When is long-term just a cop-out and when does it make sense? At what point should you just say, "Forget about it, there's nothing there." Or should you say, "Look, I know the near term is bad, but it can get better," and hang on?
There are a host of stocks that make me think of this dichotomy and I want to spend some time on them because they say, "Don't give up the ship so quickly because you could be wrong."
For example, you could have easily given up on T-Mobile (TMUS) and Sprint (S) not that long ago. Sprint had a terrible balance sheet and needed to invest fortunes to stay competitive after the government blocked its purchase by AT&T (T) . T-Mobile seemed like a ridiculous also-ran, an afterthought of Deutsche Telecom, its majority owner. (AT&T is part of TheStreet's Dividend Stock Advisor and Trifecta Stocks portfolios.)
But then Softbank saw something it liked with Sprint, took a long-term view and bought 83% of it. Then it installed the incredibly aggressive Maurice Claure as CEO and improved the balance sheet. Now it is growing again, it has $11 billion in liquidity and it is growing with higher pricing and the lowest churn it's had in ages.
How about T-Mobile? When John Legere became CEO in September 2012, T-Mobile was the fourth-largest of the carriers. The stock was at $14. Since then Legere has doubled its customer base from 33 million to 66 million and its stock has more than kept pace at $45. I think a huge reason why T-Mobile has succeeded is because Legere is a wild-man rebel among the staid AT&T and Verizon (VZ) . Younger people like rebels. It's working.
I have liked both stocks longer-term, and so many times I felt stupid about it, but I had a belief that there was room for four carriers and that cellphones are growth markets. T-Mobile always had a deep-pocketed partner and Sprint got one with Softbank. They had the capital to ride it out and they've been terrific investments if you held them long term even as they were pretty written off by almost all the analysts I know. Now the question is will T-Mobile be bought out by someone who wants that growth? Will Softbank buy the rest now that Sprint's turned? Those are high-quality problems.
Which brings me to the next stock that I hear being written off over and over again: Disney (DIS) . Here's a company with a stock that's gone from $120 to $91. It's down 12% for the year. All I hear these days is that Disney's pretty much done because ESPN's no longer growing and the company basically is ESPN. (Disney is part of TheStreet's Trifecta Stocks portfolio.)
I got a call yesterday from someone who owns Disney and was clearly tired of holding it through what has become a real house of pain. I told him to think about the long term, not short term, and hold on.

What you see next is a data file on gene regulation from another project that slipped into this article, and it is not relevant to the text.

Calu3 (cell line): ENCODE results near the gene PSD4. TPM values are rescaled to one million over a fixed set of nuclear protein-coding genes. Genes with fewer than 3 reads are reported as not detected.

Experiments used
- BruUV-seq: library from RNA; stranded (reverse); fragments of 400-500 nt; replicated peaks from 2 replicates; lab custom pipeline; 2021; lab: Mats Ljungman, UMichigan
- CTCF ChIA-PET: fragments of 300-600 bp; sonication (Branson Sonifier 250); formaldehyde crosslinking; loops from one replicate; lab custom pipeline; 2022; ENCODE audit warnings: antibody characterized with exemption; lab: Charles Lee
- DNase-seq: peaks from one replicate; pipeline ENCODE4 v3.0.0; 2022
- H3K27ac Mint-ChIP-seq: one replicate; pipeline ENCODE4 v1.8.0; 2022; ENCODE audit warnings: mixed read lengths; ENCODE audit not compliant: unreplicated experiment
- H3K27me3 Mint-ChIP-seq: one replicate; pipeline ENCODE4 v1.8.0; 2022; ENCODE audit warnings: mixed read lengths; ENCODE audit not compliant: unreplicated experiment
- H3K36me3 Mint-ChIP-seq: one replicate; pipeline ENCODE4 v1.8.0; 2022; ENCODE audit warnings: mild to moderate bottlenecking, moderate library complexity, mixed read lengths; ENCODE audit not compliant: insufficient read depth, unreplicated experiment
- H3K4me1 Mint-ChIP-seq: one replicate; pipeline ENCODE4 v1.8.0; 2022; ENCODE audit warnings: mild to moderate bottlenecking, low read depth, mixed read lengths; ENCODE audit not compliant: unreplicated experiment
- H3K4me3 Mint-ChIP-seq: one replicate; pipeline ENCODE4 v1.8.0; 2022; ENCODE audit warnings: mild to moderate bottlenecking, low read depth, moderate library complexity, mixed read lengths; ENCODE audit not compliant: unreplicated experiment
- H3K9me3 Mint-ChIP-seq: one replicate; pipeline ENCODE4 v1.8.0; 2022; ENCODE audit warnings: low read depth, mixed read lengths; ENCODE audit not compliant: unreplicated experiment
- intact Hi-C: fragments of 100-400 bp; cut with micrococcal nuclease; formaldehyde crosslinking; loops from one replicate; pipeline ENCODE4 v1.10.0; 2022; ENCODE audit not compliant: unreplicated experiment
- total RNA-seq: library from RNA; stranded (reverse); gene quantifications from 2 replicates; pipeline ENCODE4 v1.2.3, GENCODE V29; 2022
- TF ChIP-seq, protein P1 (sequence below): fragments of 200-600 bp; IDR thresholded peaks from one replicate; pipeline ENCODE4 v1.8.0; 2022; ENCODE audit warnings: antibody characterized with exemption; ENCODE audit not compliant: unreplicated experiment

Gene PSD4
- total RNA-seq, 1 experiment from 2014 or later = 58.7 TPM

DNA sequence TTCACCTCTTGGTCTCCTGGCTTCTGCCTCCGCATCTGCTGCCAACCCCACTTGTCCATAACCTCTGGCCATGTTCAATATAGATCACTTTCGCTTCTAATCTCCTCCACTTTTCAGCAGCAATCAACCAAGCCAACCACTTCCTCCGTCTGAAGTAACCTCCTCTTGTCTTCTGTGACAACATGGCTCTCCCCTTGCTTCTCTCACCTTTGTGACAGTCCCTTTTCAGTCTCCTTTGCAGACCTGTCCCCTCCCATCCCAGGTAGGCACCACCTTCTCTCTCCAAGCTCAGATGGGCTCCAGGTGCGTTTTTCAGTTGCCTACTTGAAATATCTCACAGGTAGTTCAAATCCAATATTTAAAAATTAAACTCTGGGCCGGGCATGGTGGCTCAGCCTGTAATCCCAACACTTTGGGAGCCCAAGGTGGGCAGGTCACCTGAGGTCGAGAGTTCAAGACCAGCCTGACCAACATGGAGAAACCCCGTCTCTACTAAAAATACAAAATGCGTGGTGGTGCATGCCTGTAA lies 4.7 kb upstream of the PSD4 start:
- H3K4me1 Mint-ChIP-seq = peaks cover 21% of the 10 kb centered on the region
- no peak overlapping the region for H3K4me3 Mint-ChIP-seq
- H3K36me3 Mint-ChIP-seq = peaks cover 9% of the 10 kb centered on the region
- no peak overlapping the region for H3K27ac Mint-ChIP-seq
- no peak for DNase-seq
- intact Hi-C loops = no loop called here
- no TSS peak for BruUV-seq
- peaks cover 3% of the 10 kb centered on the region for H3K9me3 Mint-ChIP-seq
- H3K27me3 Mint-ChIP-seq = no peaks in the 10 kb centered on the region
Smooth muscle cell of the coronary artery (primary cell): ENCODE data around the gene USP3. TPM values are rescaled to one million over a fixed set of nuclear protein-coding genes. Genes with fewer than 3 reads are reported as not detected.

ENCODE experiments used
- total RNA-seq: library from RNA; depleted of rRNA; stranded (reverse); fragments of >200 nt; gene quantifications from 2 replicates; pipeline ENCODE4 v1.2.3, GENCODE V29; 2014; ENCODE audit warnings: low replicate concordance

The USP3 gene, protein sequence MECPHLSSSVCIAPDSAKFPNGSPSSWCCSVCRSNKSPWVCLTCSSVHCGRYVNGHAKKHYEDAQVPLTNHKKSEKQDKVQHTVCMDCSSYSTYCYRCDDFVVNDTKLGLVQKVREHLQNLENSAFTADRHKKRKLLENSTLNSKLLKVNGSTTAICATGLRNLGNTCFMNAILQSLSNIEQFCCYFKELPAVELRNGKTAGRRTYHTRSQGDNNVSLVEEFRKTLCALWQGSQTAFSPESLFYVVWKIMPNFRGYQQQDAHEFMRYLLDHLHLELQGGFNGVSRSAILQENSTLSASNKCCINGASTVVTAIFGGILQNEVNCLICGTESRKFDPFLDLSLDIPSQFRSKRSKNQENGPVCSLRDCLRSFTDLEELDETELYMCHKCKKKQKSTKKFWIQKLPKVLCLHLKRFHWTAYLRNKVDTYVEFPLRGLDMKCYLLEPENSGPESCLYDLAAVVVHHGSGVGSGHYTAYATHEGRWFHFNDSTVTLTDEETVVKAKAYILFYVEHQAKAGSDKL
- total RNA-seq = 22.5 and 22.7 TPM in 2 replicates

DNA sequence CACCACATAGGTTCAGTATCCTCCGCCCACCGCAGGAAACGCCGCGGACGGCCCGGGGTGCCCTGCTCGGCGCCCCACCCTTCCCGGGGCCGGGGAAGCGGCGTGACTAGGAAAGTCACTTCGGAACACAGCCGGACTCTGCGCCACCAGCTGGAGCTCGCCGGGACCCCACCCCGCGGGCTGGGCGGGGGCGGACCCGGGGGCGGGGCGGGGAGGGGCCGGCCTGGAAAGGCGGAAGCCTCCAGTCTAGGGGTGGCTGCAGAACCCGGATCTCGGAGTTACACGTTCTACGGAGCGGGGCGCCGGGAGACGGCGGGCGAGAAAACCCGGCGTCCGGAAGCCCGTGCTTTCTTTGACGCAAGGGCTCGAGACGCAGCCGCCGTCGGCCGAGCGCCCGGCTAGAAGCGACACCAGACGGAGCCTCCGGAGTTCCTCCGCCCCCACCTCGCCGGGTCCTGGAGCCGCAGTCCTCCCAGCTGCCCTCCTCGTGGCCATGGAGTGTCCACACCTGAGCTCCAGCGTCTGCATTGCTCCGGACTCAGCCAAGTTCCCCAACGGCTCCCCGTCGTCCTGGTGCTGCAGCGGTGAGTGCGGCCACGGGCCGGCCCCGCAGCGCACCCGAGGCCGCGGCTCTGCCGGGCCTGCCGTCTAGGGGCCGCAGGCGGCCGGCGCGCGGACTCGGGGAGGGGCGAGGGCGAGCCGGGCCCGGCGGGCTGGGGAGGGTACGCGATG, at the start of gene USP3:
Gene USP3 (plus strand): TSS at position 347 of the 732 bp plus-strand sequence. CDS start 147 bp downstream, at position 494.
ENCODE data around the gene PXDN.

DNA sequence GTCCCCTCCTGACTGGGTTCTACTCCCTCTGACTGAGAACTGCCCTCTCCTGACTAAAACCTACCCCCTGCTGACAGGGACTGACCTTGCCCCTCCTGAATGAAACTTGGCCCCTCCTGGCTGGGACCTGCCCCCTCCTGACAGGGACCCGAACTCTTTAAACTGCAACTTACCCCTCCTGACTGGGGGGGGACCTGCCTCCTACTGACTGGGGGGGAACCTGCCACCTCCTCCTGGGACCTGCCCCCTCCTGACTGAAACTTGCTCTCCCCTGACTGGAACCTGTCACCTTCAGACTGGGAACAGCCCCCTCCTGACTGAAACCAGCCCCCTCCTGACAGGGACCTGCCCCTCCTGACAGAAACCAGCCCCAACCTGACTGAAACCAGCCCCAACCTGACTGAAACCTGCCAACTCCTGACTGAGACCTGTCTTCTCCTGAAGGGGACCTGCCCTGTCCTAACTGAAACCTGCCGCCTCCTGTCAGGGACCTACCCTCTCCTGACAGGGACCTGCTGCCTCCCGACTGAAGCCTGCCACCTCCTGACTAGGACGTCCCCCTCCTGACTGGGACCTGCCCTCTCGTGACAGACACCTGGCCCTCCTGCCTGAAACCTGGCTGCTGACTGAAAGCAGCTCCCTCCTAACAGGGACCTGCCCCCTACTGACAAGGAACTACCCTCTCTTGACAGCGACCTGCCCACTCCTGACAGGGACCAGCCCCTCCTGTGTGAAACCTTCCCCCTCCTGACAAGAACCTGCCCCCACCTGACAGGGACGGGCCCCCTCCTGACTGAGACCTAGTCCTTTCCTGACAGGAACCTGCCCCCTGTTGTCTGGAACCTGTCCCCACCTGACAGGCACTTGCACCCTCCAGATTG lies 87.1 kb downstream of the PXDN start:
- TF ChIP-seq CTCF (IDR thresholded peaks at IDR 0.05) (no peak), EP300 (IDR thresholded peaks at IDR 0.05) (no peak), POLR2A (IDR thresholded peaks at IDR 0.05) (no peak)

Cop-out? Not willing to just throw in the towel? No. Let me tell you how I thought about this answer. I had sat next to Sprint's Claure yesterday morning and congratulated him for the turn. It might not have happened, though, if Sprint wasn't able to fix that balance sheet. Once it was fixed, though, you had to be in it because it's in a growth market and it has good leadership.
You could have written off Sprint or T-Mobile very easily. I think that you could write Disney off very easily. I say, wait a second, look at what the company said today at a conference. First, there's no consumer slowdown. Second it's got a terrific slate of films and ever since it acquired Pixar, Marvel and Lucasfilm, the average global box office from each film is slightly less than $800 million. The company is creating a Star Wars universe like it did with Marvel and has a new Star Wars film coming out in December. People still love live sports and it has what it calls a treasure trove of digital rights for sports that isn't being monetized. Plus it is very encouraged by the recent purchase of MLB BAMTech as an extender of its digital presence.
Yes, fewer people are taking ESPN. But you know what's being left out? The balance sheet. Disney has the balance sheet to change its fortunes like Sprint and T-Mobile have. It has tremendous intellectual property. It's got great leadership. How can this company be written off? It can make virtually any acquisition it wants to change its stripes. It can buy other theme parks. Other content companies. Other entertainment and digital outfits like Twitter (TWTR) . How in heck can I write this company off long term because of ESPN issues, as lucrative as ESPN is to the company? No, not a cop-out. More like an admission that if the once lowest of the low, Sprint and T-Mobile can turn, why can't Disney?